Postcard 20

Postcard 20

FOXBORO -- Another Gronk-less day - and Lloyd-less and Hernandez-less - as the Patriots took the field for the 20th day of training camp.

With Gronk, it's just been a matter of rep management. With Brandon Lloyd and Aaron Hernandez, I'm not sure that's the case but I'm leaning toward that being the case.

WEATHER
Warm, peekaboo sunshine. Let's go low-to mid-80s - Paoletti says cloud cover was "good."

WHAT THEY WOREFull pads for all the kids.

WHAT THEY DID
1:45-1:52: A review of some blocking assignments on kickoff returns.

1:52-2:12: Walkthrough reps with a lot of variety in the personnel groupings along the offensive line.

2:12-2:40: Running, position stretching, position drills.

2:40-2:46: 1-on-1 route running for receivers and DBs

2:47-3:08: 11-on-11

3:08-3:15 - Barrel toss for QBs, special teams works on situational kickoffs.

3:15-3:37 - Offensive and defensive lines worked on tandem blocks and rushes; 7-on-7 for the rest

3:37-3:39: 1-on-1 tackling

3:39-3:46: Special teams work, field goals

3:46-4:00:11-on-11

WHAT WE SAWJames Ihedigbo got back in action after a couple days off.

Others who did not practice: Spencer Larsen, Eric Kettani, Daniel Fells, Sebastian Vollmer, Kyle Hix, Alfonzo Dennard, Visanthe Shiancoe, Markus Zusevics, Tracy White, Gerard Warren, Jonathan Fanene, Malcolm Williams, Myron Pryor. Brian Waters still hasn't reported. Which reminds of an uncomfortable exchange between personnel man Nick Caserio and Mike Reiss. Reiss asked if the team knew whether Waters was playing in 2012 or not. Caserio said he had no updates. Reiss reminded Caserio that he wasn't asking for an update, just a yes or no response. Caserio double-talked in a small circle.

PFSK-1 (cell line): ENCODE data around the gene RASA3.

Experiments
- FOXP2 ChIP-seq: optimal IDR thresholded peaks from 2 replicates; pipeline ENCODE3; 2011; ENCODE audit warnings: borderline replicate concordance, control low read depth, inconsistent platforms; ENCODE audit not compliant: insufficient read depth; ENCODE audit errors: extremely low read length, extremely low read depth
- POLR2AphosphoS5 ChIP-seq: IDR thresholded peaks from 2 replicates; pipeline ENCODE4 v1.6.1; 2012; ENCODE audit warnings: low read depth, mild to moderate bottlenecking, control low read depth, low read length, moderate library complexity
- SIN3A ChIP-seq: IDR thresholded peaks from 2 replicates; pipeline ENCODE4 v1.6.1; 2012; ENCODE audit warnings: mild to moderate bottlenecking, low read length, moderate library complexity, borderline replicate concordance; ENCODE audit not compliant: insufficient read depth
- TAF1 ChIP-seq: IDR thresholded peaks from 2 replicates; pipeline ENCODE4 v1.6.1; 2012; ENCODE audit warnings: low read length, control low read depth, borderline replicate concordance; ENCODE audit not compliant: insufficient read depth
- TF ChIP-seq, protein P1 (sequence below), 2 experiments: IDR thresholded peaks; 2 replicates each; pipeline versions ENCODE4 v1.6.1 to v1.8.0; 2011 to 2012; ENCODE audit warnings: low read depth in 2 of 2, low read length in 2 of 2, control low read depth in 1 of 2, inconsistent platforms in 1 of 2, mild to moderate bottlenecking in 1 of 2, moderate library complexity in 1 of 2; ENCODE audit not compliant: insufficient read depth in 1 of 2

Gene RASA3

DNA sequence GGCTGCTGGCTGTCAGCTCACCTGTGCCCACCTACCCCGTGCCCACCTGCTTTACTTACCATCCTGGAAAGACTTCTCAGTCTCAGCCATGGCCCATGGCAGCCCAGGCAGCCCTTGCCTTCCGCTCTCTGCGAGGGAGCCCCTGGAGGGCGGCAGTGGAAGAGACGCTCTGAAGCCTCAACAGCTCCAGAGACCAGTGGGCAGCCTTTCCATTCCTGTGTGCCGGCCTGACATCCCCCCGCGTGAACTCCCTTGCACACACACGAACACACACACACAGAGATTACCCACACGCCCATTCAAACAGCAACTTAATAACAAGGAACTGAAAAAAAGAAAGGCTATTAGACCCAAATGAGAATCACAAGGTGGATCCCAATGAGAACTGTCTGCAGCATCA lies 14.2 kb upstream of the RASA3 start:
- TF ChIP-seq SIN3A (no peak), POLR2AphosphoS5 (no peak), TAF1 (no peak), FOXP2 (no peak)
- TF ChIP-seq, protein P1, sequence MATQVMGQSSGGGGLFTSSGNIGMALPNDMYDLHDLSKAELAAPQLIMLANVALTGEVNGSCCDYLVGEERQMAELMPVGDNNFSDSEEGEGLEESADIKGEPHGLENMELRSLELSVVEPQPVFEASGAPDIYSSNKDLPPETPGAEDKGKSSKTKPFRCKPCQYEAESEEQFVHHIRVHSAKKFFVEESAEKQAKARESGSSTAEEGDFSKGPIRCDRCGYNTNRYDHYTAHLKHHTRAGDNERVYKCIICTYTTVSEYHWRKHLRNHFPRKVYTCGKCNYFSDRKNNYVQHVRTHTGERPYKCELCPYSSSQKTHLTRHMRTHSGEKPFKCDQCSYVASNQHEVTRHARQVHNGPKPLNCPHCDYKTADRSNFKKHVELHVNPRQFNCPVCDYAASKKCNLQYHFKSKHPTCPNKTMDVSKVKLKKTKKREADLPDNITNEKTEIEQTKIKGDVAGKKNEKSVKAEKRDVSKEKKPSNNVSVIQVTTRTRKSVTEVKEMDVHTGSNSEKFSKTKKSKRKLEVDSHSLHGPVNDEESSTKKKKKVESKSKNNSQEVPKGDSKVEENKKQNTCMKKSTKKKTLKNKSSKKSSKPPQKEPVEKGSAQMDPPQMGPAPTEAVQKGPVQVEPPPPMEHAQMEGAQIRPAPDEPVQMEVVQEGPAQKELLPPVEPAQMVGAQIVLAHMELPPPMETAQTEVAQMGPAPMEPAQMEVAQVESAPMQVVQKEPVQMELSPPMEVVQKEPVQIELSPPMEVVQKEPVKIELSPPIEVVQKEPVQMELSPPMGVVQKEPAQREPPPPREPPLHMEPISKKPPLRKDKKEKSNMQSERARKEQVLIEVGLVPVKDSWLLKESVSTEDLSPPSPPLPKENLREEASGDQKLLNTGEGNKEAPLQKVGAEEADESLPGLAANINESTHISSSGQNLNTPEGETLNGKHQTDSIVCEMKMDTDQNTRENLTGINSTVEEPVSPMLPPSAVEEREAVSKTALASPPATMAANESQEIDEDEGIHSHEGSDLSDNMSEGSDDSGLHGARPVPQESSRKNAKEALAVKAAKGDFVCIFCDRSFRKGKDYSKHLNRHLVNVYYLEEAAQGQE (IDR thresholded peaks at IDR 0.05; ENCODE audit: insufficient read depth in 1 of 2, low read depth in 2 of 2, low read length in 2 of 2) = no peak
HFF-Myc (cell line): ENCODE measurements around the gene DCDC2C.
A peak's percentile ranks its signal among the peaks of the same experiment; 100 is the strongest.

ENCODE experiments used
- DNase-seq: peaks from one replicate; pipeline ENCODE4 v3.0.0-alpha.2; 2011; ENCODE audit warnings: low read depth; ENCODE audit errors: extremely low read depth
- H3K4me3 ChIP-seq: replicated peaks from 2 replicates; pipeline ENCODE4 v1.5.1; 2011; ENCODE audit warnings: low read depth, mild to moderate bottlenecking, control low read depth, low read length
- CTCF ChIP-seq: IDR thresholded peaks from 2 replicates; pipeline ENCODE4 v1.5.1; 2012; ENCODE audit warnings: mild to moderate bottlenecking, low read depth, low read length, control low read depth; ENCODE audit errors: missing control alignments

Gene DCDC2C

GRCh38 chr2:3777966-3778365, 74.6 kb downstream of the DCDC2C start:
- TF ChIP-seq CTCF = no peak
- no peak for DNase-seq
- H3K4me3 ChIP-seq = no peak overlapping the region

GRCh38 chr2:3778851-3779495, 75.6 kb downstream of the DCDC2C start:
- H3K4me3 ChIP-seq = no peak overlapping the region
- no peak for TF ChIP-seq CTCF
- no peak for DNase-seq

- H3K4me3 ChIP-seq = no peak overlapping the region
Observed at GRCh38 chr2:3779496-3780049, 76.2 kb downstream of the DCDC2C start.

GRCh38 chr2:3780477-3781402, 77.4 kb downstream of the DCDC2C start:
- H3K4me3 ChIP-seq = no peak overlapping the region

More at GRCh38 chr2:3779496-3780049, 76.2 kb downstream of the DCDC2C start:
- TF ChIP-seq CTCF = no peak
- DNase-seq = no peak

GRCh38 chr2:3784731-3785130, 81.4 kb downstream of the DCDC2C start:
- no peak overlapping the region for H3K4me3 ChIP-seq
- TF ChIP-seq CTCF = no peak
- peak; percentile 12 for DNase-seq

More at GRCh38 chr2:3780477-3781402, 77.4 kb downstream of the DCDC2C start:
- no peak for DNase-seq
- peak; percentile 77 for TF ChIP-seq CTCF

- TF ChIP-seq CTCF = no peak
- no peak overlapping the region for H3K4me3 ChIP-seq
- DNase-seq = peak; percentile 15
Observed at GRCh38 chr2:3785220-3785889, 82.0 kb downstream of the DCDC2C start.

Logan Mankins wasn't in full pads. Julian Edelman wasn't wearing anything on his wrist after he appeared to ding it on Monday.

Zoltan Mesko appeared well-caffeinated. He was playing hacky-sack with the other kickers, sprinting past the rest of the team (and doing a pose-down) at the end of sprints, patting Ross Ventrone on the head after a good play, dunking over the goal post, running downfield to down punts at the goal line and feigning pain when hit with a blocking pad. Busy.

Matt Slater had the catch of the day in the right side of the end zone on a deep ball by Tom Brady. Slater went up and plucked the ball one-handed away from Devin McCourty.

Corner Marquice Cole dinged himself going to the ground while defending Jabar Gaffney downfield. It appeared trainers were looking at his shoulder.

Scott O'Brien, the special teams coach, was high energy all day.

Kyle Arrington showed some excellent change-of-direction coverage sticking with Julian Edelman during 1-on-1s.

Patrick Chung had a near pick of Tom Brady along the right sideline when Brady tried to jam a ball in to Edelman.

Derrick Martin, a safety, wiped out hard on some downfield coverage. A lot of guys were slipping during the early portion of practice.

Deion Branch had the second best catch, beating Kyle Arrington on a leaping crossing pattern.

The first offensive line for Brady in 11-on-11 was Nate Solder, Donald Thomas, Ryan Wendell, Nick McDonald and Marcus Cannon.

Ryan Mallett did not have a good day. He messed up a screen badly, having to throw it away. His accuracy has not been on a significant uptick. He seems very wristy on his throws, as if he curls his hand too much inward. He wasn't so sure I knew what the hell I was talking about when I mentioned it to him. Maybe I don't. But any port in a storm, Ryan.

Of course, Mallett was the only guy to get one in on the barrel toss. So skills competition? He's your guy.

Trevor Scott had another play where he showed up with a strip sack of Brady. The defensive line and secondary won by a ton in the passing game on Tuesday. Among the other turnovers, Steve Gregory picked off Brady on a pass headed for Welker. Chung eventually picked Brady one-handed in the end zone. A wobbly Hoyer pass was tipped and picked by Martin. And Nate Ebner picked Mallett in the two-minute drill.